Kresta in the Afternoon – April 26, 2017 – Hour 1

+  Kresta Comments: Was the Reformation a Success?

+  Catholics and Protestants - What Can We Learn From Each Other? (2 segments)

  • Description: It's been 500 years since the start of the Protestant Reformations. What have we learned? Will the Christian church ever again be unified? Dr Peter Kreeft, a Catholic convert, acknowledges that there are significant differences between Catholics and Protestants but believes that unity is possible. He joins us with a look at what we can learn from each other and how we can once again be whole.
  • Segment Guests:
    • Dr. Peter Kreeft
      Dr Peter Kreeft is a professor of philosophy at Boston College. He's the author of many bestselling books, most recently Catholics and Protestants: What Can we Learn From Eachother? Visit peterkreeft.com
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    • Catholics and Protestants: What Can We Learn from Each Other?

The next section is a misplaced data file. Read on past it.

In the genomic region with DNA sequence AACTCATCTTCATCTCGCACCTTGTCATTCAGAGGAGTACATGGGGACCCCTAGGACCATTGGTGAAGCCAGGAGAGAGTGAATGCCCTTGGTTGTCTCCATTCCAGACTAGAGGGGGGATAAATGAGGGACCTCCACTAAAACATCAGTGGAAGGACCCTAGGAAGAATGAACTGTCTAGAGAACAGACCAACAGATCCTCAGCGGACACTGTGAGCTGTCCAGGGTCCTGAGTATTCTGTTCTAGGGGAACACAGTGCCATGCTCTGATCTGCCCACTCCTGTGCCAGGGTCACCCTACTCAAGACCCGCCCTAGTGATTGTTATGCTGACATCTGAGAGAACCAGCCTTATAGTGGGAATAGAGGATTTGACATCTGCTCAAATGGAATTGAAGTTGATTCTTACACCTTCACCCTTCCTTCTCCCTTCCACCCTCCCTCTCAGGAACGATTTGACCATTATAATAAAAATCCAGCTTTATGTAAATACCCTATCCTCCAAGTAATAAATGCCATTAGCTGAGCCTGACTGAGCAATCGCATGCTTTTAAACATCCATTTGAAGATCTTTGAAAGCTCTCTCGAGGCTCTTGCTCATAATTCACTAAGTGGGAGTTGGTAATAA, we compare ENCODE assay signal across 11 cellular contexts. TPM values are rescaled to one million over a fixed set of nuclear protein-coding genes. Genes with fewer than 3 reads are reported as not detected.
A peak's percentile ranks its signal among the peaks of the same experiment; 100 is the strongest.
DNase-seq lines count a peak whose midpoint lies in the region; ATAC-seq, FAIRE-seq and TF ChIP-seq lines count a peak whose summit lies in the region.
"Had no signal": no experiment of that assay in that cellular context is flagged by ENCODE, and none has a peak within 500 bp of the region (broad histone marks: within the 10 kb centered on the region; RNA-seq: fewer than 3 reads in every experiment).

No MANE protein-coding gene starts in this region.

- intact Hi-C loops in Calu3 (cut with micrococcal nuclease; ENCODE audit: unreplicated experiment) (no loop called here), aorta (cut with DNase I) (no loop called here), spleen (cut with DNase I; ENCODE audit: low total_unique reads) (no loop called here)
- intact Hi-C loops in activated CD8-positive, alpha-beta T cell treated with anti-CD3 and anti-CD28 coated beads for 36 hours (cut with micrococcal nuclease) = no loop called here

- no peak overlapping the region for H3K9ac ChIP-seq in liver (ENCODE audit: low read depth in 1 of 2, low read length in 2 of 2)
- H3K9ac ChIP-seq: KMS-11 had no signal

The widely read author and philosopher Peter Kreeft presents a unique book that focuses on the important beliefs that Catholics and Protestants share in common. He says this book is inspired by Christ's high priestly prayer in the Gospel of John "that they may be one," and by St. John Paul II's ecumenical encyclical, Ut Unum Sint, which is also based on Christ's prayer for unity. While there are still significant differences, Kreeft says that there has been a radical step of agreement on the single most important issue, justification. Kreeft says the style of the book is that of Pascal, Nietzsche, Solomon, and Jesus: short answers, single points to ponder rather than long strings of argument. It is direct, simple, and confrontational, but vertically rather than horizontally, "directing arrows not against each other (Protestant or Catholic) but against our own hearts and minds and wills." It is timely because, as Pope St. John Paul II said, this next millennium is destined to be the millennium of Christian reunification as the first millennium was that of Christian unity, and the second one of Christian disunity. Above all, Kreeft says that this work is simple, not easy, or obvious, but condensed. It like all of reality is Christocentric. Its purpose is to be "like an Australian sheep dog, herding and hectoring Christ's separated sheep back to His face. For that is the only way they can ever return back to each other." Peter Kreeft has a remarkable gift for expressing complex issues in lucid, accurate, and pithy ways. He also has the fairness and insight needed to undertake a tractate to bring Catholics and Protestants into closer union. This book will no doubt help understanding and dialog between both. --Robert J. Spitzer, S.J., Author, The Soul s Upward Yearning No one has taught me more about what healthy ecumenism looks like than the brilliant and eloquent Peter Kreeft. He is a peerless apologist for truth and has been an inspiration to me for over two decades on the happy and vital connections between serious Catholic and evangelical faith. --Eric Metaxas, #1 New York Times Bestselling Author, Bonhoeffer; Host of the Eric Metaxas Show Readers will expect-- and be gratified to find -- what we always find in any work by Kreeft: thorough, solid, intelligent work, and agile prose style, brought to the service of dependable content. This book should help us to find a real step forward in the mutual understanding of these two sectors of the Ancient Faith. -- Thomas Howard, Author, On Being Catholic Peter Kreeft, one of our finest Christian writers today, has given us a passionate plea for Christian unity, one that builds upon the great common core of Christian belief confessed by faithful Protestants and Catholics alike. A volume full of faith and hope. -- Timothy George, Dean of Beeson Divinity School of Samford University (learn more)

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